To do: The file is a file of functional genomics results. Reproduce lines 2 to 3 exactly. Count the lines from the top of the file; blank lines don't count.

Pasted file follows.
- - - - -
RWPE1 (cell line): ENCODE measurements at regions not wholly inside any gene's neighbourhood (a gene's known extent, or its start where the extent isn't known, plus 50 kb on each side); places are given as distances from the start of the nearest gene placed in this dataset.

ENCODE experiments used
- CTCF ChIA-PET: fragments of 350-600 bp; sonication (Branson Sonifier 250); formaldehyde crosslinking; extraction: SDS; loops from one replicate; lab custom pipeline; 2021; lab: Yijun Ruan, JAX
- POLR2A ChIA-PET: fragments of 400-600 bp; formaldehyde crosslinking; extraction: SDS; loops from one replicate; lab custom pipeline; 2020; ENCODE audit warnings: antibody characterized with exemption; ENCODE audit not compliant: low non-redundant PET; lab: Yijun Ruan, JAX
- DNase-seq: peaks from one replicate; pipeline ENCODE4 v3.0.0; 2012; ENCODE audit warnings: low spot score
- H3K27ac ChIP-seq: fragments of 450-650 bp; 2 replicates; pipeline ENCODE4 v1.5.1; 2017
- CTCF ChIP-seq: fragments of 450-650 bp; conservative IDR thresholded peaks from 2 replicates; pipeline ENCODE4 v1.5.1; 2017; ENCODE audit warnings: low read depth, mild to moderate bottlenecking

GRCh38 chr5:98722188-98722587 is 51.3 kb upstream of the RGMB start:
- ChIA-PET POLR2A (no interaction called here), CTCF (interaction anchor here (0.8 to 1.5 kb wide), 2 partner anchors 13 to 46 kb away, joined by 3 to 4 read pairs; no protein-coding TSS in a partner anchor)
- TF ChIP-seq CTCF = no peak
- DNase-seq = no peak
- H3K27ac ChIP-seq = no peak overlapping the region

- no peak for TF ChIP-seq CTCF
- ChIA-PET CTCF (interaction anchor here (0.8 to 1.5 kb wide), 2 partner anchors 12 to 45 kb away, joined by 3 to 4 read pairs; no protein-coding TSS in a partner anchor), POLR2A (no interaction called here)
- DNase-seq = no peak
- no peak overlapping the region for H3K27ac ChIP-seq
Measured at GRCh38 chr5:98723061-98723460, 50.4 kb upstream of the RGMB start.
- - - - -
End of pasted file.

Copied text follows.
ENCODE experiments used
- CTCF ChIA-PET: fragments of 350-600 bp; sonication (Branson Sonifier 250); formaldehyde crosslinking; extraction: SDS; loops from one replicate; lab custom pipeline; 2021; lab: Yijun Ruan, JAX